Davenport has stopped answering her front door, but anxious reporters keep coming. Members of the media point cameras at her house from the street, so she's had to lower her shades. A local political blog published her home address and private telephone number, causing her to worry about her safety. She's had to take the phone off the hook because, she says, anonymous people have been leaving voice mail messages calling her "vulgar things like 'whore.'" Her husband Dick--a tall, elderly man with an easy smile and polite manners--is "not happy at all about this, naturally."
I'm sitting and facing Davenport in her living room. There's a brown couch, beige carpet, a ceramic duck on the coffee table and a lone, framed rural scenic painting on a beige wall over a credenza displaying family photographs. A piano sits in a corner of the room. There's nothing visibly flashy or garish in the house--so, in that sense it's hard to imagine that this woman has, at least temporarily, won herself a scandalous place in history.
I ask Davenport to describe what she believes has been her ordeal. Her shoulders slump. She sighs, shakes her head slowly and says, "I understand why everyone is contacting me. I wasn't wise in sending the email out. I shouldn't have done it. I really wasn't thinking when I did it. I had poor judgment."
Davenport says she looks forward to regaining her good reputation.
(c) Photograph by R. Scott Moxley / OC Weekly
Davenport says that she received the doctored photo of a chimpanzee Obama from a Tea Bagger based on the media frenzy prompted by New York billionaire Donald Trump rehashing claims that the president might have been born in Africa and, therefore, disqualified to occupy the White House.
Scott Baugh, chairman of the Orange County Republican Party, and Michael J. Schroeder, former chairman of the California Republican Party, have denounced the email as racist and are demanding that Davenport resign her seat on the party board.
"I'm not going to resign," Davenport tells me. "I really have no plans to do so. My constituents have told me not to resign, and I'm very happy with their support. Everybody who knows me says they can't believe people are calling me a racist. I am not a racist, but I do think I need to apologize again with different words."
She grabs a single sheet of paper and begins to read an unfinished statement she may publicly release as early as tonight.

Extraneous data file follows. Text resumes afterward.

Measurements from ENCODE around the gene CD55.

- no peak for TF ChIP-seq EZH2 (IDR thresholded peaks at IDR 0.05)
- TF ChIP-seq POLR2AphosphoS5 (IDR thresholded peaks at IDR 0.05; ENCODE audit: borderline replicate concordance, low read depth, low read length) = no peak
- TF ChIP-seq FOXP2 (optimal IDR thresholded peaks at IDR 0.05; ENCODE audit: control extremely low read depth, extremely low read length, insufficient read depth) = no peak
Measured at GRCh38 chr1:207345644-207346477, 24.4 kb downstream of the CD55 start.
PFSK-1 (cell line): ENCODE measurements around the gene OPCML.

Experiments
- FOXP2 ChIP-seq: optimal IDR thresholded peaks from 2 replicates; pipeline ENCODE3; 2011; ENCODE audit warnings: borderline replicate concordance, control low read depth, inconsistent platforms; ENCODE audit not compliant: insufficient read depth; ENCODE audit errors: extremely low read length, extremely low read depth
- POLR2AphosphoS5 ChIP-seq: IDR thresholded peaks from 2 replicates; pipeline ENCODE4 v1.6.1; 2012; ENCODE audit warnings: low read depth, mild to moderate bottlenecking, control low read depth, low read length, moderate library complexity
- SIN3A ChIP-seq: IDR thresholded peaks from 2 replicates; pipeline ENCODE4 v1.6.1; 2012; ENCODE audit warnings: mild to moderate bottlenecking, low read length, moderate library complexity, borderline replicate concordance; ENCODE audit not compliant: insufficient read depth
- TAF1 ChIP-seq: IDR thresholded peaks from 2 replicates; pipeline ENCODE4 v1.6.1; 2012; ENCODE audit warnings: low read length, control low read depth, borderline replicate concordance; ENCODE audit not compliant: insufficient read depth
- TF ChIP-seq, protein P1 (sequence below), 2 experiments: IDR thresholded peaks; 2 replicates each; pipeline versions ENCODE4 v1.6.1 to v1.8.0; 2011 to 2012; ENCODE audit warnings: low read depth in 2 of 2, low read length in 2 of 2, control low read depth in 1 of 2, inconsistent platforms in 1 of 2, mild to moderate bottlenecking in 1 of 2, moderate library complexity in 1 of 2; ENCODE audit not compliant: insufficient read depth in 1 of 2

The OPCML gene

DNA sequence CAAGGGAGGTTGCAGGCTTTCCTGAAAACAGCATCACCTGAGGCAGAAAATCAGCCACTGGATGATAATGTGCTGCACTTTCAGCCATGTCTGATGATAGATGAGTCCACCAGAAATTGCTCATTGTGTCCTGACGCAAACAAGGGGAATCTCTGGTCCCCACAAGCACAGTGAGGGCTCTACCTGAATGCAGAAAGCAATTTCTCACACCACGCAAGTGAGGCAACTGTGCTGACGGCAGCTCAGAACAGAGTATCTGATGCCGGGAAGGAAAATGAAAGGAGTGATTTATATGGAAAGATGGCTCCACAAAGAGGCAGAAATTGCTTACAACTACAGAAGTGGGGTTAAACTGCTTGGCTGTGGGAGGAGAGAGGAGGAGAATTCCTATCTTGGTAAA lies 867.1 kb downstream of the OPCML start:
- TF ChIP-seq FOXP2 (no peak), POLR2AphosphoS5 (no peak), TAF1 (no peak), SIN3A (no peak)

"Basically, I want people to know that I humbly apologize and ask for forgiveness for my unwise behavior," she reads, glancing up in between sentences. "Before I sent that email, I should have stopped to think about the historical implications [of depicting a black man as an ape]. That can be offensive. Obviously, I have unintentionally offended others, and I am so sorry."
She pauses, scans her draft statement and then looks back at me.
"Basically, what I'm saying is that as a Christian I won't ever repeat this," she says. "I will be much wiser from now on."
Several hours after this interview, Davenport--who cites Ronald Reagan and Barry Goldwater as her political heroes--released her formal statement, called herself "an imperfect Christian lady" and quoted the Bible in asking for forgiveness.
"I want you to know that I humbly receive your rebuke," she wrote.
In response to this story, Schroeder said he is "pleased that Marilyn Davenport has elected to accept responsibility for her actions." He called her remarks "sincere and complete."
"I think the healing process can now begin," said Schroeder. "And the party's ethics committee should take this apology into account when it decides what to do."
But Schroeder still believes Davenport should step down.
"Unfortunately, at this point, it's in the best interests of both the Republican Party and Mrs. Davenport that she resign," he said.
Baugh told me in a telephone interview tonight that Davenport's apology in this story is "more like the Marilyn I know--a sweet woman."
But, like Schroeder, he said, "the damage to the Republican Party has been done by her and I still think she should resign."
Tim Whitacre, a former U.S. Marine and a longtime Republican activist, said that calls for Davenport to resign are now "ludicrous."
"Marilyn has the support of her constituency," he said. "She should not step down. She is a great lady without a mean bone in her body."